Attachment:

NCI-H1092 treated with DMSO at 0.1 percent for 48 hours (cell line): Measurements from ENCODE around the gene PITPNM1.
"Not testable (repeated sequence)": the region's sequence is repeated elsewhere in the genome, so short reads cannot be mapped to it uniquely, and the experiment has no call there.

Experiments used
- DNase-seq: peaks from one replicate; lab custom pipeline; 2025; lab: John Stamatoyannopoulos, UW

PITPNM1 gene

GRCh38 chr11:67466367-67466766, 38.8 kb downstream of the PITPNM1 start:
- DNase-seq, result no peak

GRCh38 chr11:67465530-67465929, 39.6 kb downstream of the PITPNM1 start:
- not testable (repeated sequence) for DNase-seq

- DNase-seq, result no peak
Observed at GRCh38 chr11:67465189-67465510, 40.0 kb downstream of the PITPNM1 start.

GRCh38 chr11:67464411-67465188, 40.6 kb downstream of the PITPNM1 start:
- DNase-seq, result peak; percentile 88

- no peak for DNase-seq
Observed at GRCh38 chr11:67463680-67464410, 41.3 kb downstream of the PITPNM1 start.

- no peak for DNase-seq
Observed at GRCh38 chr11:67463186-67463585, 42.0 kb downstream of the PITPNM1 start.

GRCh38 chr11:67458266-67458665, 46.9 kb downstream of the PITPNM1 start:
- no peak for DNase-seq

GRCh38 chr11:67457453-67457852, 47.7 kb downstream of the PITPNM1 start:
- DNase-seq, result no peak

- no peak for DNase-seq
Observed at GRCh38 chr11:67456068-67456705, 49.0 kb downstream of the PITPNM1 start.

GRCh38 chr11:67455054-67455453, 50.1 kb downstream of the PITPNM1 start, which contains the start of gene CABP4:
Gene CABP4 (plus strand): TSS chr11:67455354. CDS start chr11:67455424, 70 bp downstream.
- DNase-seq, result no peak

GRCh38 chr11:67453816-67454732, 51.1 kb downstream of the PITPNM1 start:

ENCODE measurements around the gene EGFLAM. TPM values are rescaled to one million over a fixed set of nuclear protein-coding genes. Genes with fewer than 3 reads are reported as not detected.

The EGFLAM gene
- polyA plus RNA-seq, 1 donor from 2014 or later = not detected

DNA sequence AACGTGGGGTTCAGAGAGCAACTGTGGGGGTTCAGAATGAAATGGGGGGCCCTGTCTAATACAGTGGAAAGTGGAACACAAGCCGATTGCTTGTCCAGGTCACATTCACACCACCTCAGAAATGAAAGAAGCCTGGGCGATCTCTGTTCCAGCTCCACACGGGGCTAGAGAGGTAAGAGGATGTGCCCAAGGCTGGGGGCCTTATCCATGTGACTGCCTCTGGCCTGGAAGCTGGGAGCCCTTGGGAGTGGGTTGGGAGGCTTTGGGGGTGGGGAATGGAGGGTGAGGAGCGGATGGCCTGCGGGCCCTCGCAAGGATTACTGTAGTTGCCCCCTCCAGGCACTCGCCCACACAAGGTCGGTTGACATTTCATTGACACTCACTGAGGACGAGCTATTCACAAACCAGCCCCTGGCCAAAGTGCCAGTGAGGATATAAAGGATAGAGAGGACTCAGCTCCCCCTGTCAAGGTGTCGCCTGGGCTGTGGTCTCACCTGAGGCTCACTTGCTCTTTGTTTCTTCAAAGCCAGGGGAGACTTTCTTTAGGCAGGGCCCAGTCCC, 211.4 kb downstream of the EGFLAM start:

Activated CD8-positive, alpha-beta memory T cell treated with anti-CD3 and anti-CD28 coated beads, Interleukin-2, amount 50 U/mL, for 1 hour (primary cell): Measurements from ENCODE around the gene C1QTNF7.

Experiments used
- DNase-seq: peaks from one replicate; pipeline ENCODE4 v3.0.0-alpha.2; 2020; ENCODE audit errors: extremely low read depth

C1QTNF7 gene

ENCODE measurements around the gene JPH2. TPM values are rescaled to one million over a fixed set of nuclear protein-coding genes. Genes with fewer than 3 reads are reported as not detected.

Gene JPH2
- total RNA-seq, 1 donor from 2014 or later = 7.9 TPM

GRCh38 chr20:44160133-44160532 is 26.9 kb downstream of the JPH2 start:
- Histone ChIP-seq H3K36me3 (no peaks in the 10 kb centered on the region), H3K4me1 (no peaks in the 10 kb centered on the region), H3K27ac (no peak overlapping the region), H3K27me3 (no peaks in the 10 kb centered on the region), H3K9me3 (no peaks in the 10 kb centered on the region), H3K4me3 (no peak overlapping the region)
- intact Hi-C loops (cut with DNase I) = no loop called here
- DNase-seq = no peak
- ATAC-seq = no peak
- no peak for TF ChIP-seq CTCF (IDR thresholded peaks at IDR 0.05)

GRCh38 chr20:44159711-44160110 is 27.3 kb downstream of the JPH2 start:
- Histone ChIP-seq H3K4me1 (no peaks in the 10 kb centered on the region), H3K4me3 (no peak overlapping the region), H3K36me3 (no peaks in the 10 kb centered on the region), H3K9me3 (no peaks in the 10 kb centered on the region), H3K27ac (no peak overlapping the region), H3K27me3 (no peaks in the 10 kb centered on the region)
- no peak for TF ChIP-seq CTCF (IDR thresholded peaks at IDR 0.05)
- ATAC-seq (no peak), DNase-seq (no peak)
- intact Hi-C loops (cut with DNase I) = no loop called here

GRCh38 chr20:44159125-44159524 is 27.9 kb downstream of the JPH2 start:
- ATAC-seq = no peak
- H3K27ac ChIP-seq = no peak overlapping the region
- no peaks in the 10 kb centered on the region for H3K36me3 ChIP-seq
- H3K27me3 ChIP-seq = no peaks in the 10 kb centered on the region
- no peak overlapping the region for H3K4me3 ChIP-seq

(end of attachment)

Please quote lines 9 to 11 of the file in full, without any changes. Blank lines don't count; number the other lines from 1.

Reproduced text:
- not testable (repeated sequence) for DNase-seq

- DNase-seq, result no peak
Observed at GRCh38 chr11:67465189-67465510, 40.0 kb downstream of the PITPNM1 start.